Miles To Go
In a few weeks, the ag retail industry will lose one of its largest companies to consolidation. For those readers that might be unaware, Miles Farm Supply, the No. 19 ranked company on our CropLife 100 listing, has agreed to be acquired by No. 1 retailer Agrium Retail. Its 19 storefronts will now become part of the Crop Production Services family of facilities.
Although there’s no definitive answer as to why Billy Joe Miles and his family have decided to exit the ag retail marketplace (CropLife’s calls to Miles Farm Supply for comment were not returned), it’s always sad to see a family-owned company that can trace its roots back to the 1950s disappear from the marketplace. As a member of our magazine’s PACE Advisory Council observed at the recent annual meeting, “new entrepreneurs aren’t getting into the ag retail market,” and losing an acknowledged entrepreneur to acquisition is disappointing.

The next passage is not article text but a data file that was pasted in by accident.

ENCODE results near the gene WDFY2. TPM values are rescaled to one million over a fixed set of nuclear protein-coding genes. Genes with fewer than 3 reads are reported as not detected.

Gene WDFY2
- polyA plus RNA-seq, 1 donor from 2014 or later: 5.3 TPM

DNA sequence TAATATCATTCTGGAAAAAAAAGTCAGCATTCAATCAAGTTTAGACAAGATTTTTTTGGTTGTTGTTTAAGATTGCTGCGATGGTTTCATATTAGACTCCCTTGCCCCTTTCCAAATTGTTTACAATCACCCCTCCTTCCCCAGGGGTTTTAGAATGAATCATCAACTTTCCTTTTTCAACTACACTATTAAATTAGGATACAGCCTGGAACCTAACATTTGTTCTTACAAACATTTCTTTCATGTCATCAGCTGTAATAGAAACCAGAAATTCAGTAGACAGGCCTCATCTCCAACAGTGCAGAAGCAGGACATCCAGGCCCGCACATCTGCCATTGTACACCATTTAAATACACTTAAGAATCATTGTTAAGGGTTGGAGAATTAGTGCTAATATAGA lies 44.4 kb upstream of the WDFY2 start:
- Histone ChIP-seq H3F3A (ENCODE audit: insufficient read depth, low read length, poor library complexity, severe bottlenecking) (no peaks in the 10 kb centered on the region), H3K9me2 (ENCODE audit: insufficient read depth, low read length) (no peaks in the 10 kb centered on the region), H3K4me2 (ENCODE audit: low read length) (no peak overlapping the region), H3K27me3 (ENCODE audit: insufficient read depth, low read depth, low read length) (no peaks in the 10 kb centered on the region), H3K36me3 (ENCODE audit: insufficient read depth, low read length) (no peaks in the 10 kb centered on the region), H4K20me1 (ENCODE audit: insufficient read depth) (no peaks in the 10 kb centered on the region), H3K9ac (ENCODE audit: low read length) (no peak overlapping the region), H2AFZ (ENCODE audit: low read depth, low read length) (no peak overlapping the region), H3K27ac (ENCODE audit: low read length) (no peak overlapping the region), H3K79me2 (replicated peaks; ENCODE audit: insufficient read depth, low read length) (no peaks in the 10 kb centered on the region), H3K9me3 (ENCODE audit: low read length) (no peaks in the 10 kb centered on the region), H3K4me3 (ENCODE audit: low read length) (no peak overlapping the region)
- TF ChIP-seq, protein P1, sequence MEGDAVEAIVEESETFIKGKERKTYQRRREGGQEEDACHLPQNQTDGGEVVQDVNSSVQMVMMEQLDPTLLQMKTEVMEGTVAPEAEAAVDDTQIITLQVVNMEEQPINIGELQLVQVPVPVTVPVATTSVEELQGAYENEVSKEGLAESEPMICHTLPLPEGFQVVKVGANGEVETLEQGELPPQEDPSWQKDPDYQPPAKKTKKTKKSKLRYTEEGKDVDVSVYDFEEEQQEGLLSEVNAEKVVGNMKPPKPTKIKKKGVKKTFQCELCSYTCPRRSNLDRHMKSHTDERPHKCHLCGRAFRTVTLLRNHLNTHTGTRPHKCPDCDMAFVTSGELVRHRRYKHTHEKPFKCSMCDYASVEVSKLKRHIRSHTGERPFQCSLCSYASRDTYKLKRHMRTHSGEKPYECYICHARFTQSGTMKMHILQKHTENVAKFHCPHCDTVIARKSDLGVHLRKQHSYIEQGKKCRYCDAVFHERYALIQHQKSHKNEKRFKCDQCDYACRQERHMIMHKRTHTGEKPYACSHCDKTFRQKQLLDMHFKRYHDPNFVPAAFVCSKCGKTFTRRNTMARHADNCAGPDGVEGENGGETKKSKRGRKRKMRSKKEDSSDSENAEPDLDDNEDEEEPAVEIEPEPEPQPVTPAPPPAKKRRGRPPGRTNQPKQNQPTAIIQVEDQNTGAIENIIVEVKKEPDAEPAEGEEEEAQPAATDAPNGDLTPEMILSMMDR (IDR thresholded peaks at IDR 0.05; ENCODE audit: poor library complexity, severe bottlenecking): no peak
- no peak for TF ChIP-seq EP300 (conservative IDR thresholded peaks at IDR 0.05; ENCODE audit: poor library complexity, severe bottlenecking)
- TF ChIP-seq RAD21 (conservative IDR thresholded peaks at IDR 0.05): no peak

But this won’t be the last time this occurs. I’ve recently completed work on our magazine’s annual CropLife 100 report and one of the trends that surprised me was how stable the group was this year vs. 2009. Normally, because of consolidation, I subtract somewhere between four and seven companies on average from our listing. In 2010, however, as revenues hit new heights, there was only a single retailer that disappeared from our list. The other new additions to the listing got there through increased sales, displacing other companies in the process.
Despite this stability, however, ag retailers I’ve spoken with believe the current slow pace of consolidation will pick up once again during 2011 and beyond. “The landscape is still over-served with retail facilities, and consolidation will continue as overcapacity struggles to be profitable,” says Wade Blowers, COO at Hamilton Farm Bureau, Hamilton, MI. “Costs and overcapacity still need to come out of the market in order to keep or grow profitability by those who are still participating.”
Having watched this trend play out in other markets I’ve covered such as beverages and candy, I know this will be the case. But it makes me sad, nonetheless, that so many of the folks I’ve come to call friends during the past 10 years of covering the ag retail marketplace might not be here in another 10 years . . .